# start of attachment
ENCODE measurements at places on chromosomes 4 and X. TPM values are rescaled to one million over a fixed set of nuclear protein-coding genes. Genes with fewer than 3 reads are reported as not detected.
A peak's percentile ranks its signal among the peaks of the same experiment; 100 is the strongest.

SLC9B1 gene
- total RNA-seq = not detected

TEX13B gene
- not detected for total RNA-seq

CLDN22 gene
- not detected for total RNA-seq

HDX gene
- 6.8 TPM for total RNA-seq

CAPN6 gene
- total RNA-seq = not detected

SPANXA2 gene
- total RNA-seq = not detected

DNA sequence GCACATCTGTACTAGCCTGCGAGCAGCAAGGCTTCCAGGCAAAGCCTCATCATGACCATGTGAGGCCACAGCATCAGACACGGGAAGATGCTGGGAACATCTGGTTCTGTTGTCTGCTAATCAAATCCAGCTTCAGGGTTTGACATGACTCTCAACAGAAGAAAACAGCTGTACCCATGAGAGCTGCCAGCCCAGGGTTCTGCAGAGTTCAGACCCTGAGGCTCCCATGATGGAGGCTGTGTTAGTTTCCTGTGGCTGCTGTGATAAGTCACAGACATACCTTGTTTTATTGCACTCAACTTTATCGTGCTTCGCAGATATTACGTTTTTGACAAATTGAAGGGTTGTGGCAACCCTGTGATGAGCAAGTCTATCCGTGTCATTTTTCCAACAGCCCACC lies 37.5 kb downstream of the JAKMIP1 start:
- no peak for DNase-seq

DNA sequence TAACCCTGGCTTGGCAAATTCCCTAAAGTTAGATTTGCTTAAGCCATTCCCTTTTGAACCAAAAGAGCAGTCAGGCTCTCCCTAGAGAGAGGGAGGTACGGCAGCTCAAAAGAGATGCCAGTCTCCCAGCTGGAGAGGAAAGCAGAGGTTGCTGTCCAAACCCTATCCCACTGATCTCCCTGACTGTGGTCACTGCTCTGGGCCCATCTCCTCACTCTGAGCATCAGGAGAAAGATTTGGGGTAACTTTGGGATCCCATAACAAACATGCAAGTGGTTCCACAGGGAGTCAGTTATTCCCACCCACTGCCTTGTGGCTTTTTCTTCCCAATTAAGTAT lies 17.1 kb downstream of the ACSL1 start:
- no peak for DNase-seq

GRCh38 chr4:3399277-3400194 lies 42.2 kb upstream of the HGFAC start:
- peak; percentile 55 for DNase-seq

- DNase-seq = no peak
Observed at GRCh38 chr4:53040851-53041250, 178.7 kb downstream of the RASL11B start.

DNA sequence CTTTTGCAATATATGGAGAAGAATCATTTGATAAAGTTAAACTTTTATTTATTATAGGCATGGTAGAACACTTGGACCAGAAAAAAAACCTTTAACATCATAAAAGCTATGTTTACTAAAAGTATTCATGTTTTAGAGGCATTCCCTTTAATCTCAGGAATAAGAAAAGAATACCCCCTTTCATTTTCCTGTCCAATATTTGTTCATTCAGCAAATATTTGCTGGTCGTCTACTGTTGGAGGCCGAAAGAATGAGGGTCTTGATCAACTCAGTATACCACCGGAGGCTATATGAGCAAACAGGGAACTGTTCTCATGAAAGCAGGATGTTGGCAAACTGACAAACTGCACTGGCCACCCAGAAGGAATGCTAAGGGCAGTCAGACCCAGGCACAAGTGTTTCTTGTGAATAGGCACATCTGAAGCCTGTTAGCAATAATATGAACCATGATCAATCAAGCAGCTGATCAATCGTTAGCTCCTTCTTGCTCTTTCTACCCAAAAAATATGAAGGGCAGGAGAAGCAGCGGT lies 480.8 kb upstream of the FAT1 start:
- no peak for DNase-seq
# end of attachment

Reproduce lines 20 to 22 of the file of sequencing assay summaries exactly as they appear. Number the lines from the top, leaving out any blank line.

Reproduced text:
- peak; percentile 55 for DNase-seq

- DNase-seq = no peak
Observed at GRCh38 chr4:53040851-53041250, 178.7 kb downstream of the RASL11B start.